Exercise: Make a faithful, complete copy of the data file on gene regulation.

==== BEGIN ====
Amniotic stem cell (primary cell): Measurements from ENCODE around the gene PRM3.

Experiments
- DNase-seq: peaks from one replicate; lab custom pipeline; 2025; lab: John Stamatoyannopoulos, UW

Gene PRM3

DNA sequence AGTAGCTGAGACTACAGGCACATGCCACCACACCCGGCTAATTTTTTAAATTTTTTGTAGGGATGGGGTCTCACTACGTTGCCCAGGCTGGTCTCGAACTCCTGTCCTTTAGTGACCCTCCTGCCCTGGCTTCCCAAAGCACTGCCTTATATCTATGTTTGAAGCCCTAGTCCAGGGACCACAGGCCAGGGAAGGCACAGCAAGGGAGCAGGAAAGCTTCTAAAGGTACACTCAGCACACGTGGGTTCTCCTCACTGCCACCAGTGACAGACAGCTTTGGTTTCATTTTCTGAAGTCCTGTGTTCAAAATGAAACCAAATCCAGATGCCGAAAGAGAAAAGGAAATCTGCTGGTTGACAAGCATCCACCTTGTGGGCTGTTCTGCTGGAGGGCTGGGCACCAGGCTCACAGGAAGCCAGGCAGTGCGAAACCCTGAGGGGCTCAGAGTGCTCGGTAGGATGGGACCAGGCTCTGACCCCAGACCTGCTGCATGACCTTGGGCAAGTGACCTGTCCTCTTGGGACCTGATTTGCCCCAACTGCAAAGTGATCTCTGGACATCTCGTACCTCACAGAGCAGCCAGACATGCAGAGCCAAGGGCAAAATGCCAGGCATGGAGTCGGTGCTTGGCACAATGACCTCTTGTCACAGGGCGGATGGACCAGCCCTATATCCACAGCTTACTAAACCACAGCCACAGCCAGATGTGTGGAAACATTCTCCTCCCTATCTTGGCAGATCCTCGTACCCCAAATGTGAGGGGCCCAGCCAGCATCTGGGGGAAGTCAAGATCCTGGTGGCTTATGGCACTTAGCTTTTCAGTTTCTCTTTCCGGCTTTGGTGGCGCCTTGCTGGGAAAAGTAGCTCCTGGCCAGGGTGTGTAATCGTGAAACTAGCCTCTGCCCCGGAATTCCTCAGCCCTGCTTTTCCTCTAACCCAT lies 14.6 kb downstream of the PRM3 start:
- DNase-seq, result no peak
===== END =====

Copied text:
Amniotic stem cell (primary cell): Measurements from ENCODE around the gene PRM3.

Experiments
- DNase-seq: peaks from one replicate; lab custom pipeline; 2025; lab: John Stamatoyannopoulos, UW

Gene PRM3

DNA sequence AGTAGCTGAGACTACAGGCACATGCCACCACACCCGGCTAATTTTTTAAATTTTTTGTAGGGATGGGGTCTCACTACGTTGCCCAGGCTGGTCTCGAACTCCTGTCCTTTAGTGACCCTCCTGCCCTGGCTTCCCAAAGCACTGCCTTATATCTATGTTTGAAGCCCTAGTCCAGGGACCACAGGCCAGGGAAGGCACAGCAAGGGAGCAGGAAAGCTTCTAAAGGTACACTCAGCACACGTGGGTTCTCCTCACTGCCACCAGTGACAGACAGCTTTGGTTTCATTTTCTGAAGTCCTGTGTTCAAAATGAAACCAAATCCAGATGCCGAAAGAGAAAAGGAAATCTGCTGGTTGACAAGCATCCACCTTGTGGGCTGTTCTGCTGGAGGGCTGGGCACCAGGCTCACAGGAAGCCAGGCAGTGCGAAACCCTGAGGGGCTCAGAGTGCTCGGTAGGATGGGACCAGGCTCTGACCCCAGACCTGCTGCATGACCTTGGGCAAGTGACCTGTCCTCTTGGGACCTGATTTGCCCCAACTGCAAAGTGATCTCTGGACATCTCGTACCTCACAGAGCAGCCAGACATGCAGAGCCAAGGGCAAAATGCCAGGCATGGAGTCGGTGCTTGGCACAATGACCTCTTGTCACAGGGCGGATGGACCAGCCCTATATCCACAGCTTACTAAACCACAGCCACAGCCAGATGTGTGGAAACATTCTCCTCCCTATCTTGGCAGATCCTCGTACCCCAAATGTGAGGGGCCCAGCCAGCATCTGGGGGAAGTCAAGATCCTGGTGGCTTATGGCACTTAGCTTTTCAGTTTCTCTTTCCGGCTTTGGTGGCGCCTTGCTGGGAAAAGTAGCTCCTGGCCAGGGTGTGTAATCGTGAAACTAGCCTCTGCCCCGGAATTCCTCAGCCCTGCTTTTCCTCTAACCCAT lies 14.6 kb downstream of the PRM3 start:
- DNase-seq, result no peak